A U.S. soldier at the Qayyarah air base in northern Iraq in March 2020 -- the United States has agreed in talks with Iraq to remove all remaining combat forces deployed to fight Islamic State extremists, although U.S. forces will still provide training Photo: AFP/File

U.S. pledges Iraq troop withdrawal but without timeline


The United States committed Wednesday to move all remaining combat forces from Iraq, although the two sides did not set a timeline in what would be the second withdrawal since the 2003 invasion.

The first "strategic dialogue" with Iraq under U.S. President Joe Biden's administration comes as Iranian-linked Shiite paramilitary groups fire rockets nearly daily at bases with foreign troops in hopes of forcing a U.S. exit.

The two nations agreed in a videoconference led by Secretary of State Antony Blinken and Foreign Minister Fuad Hussein that Iraqi forces were ready to take on more responsibility.

"The parties confirmed that the mission of U.S. and coalition forces has now transitioned to one focused on training and advisory tasks, thereby allowing for the redeployment of any remaining combat forces from Iraq, with the timing to be established in upcoming technical talks," a joint statement said.

Iraq has walked a fine line in balancing its relations between the United States and Iran, which shares religious ties with its Shiite-majority neighbor.

Iraqi calls soared for a withdrawal of U.S. troops in January 2020 after former president Donald Trump ordered the assassination in Baghdad of top Iranian commander Qasem Soleimani -- and tensions have remained high.

Biden in February ordered airstrikes against targets in Syria of Iranian-linked paramilitaries after a rocket attack killed a contractor for the U.S.-led coalition and injured U.S. personnel.

But Biden, in a rare point of agreement with Trump, has been looking for ways to wind down what have come to be dubbed "endless wars."

Trump had ordered a drawdown in his final months from Iraq as well as Afghanistan with the number of U.S. troops in each country dipping to 2,500 by Jan 15.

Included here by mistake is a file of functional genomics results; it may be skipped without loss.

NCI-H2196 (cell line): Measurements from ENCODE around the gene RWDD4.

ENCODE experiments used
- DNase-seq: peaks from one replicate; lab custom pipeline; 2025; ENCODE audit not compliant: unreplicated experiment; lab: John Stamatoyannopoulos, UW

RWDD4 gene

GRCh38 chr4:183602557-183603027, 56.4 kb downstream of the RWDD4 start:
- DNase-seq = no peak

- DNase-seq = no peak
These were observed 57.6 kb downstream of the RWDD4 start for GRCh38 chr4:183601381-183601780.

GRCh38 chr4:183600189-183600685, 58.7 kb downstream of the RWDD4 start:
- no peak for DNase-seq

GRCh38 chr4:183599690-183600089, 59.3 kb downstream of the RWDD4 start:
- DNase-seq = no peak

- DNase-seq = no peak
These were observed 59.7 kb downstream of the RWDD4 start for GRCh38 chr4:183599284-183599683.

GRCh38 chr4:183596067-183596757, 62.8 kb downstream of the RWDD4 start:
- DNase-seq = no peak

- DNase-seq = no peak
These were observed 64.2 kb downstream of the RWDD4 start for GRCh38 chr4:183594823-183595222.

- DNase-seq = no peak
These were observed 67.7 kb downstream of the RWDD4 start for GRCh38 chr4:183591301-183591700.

Iraq's national security advisor, Qassem al-Araji, promised efforts to protect foreign forces and confirmed that the United States would move ahead with a pullout.

"The American side promised to withdraw an important number of its troops from Iraq," he said.

The Pentagon declined to specify a timeline for a withdrawal, saying it would be worked out in the technical talks.

"We've all been working to an eventual redeployment," Pentagon spokesman John Kirby told reporters, "when there's no need for American support on the ground."

Former President Barack Obama, under whom Biden served as vice president, had removed all U.S. forces from Iraq in a fulfillment of his pledges after opposing the 2003 invasion.

But Obama sent troops back in 2014 as the Islamic State group rampaged across Iraq and Syria, brutally slaying and enslaving all but Sunni Muslims as it established a self-styled "caliphate."

"The mission is still valid. The invitation by the Iraqi government is still in place," Kirby said.

The joint statement said that U.S. troops remained in Iraq "solely in support of Iraq's effort in the fight against ISIS" but were transitioning to "training, equipping and assisting" Iraqi forces.

The shift "reflects the success of their strategic partnership and ensures support to the (Iraqi security forces') continued efforts to ensure ISIS can never again threaten Iraq's stability," the joint statement said.

The focus on leaving Iraq comes as Biden increasingly looks to deprioritize Middle Eastern wars and devote more resources to a global rivalry with China.

Biden has also taken a greater distance from ally Saudi Arabia, including ending support for its devastating war in Yemen, and has looked to ease tensions with Iran.

A U.S. envoy this week is taking part in indirect talks in Vienna on returning to a denuclearization agreement with Iran.

The Biden administration last week granted the maximum extension to a sanctions waiver for Iraq to stop importing gas from Iran -- a major goal of the Trump administration.

© 2021 AFP

©2021 GPlusMedia Inc.

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Just hand it over to Iran. that is exactly what will happen as soon as NATO pulls out.

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The US is NOT 'handing it over to Iran' as the screamers like to emote, it is handing Iraq back to Iraqis after over half a century of either direct and open control through military occupation or indirect and openly secret control through its pet dictator, Saddam.

That the Iraqi population is predisposed to be friendly with its biggest neighbor was baked into the situation well before that. That the Iraqi population is eager to have a government that is VERY friendly with its democratic neighbor was baked in by the US backing Saddam while he was attacking the Iraqi population, the Iranian population and government welcoming Iraqis fleeing Saddams attacks, and then American attacks, as NEIGHBORS AND FRIENDS, not refugees, for decades, and then teaching IRAQIS how to defend Iraq from America's replacement for Saddam, DAESH.

To put it in terms even the screamers can understand, turning the population of Iraq against Iran would be harder than turning the population of Canada against America.

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Will Biden be labeled weak because of this? Will those who label him weak also accuse him of being a warmonger?

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